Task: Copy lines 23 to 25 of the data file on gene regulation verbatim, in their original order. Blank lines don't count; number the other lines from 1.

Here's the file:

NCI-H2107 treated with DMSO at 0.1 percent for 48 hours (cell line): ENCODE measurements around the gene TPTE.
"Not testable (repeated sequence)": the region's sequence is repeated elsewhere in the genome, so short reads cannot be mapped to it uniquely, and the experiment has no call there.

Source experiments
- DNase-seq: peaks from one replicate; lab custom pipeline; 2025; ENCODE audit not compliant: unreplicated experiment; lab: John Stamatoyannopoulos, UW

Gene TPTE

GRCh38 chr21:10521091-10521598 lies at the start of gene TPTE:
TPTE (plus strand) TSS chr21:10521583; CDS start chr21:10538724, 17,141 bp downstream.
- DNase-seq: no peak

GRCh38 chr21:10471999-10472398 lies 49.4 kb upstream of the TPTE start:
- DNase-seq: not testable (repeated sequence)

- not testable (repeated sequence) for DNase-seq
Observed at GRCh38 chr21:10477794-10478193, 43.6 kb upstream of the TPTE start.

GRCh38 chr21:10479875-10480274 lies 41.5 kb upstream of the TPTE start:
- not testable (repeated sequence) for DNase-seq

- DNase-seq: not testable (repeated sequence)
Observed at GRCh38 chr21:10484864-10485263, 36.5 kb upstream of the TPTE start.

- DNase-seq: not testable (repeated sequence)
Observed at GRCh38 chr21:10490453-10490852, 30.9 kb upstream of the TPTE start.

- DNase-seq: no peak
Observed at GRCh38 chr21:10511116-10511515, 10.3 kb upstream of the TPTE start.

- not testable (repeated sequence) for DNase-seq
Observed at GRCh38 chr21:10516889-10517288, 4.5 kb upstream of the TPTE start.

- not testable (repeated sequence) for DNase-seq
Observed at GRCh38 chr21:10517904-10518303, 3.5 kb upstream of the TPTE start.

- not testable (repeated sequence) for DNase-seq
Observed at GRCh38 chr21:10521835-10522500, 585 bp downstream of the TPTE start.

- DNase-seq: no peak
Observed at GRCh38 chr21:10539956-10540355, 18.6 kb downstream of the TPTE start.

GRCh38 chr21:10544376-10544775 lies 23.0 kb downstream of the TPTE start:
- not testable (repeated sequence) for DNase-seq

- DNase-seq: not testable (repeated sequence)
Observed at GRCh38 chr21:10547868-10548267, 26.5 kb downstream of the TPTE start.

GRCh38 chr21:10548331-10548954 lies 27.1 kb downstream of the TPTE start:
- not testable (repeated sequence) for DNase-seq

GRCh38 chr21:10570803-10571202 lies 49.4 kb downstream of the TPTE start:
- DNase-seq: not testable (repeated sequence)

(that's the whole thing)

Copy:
- not testable (repeated sequence) for DNase-seq
Observed at GRCh38 chr21:10517904-10518303, 3.5 kb upstream of the TPTE start.

- not testable (repeated sequence) for DNase-seq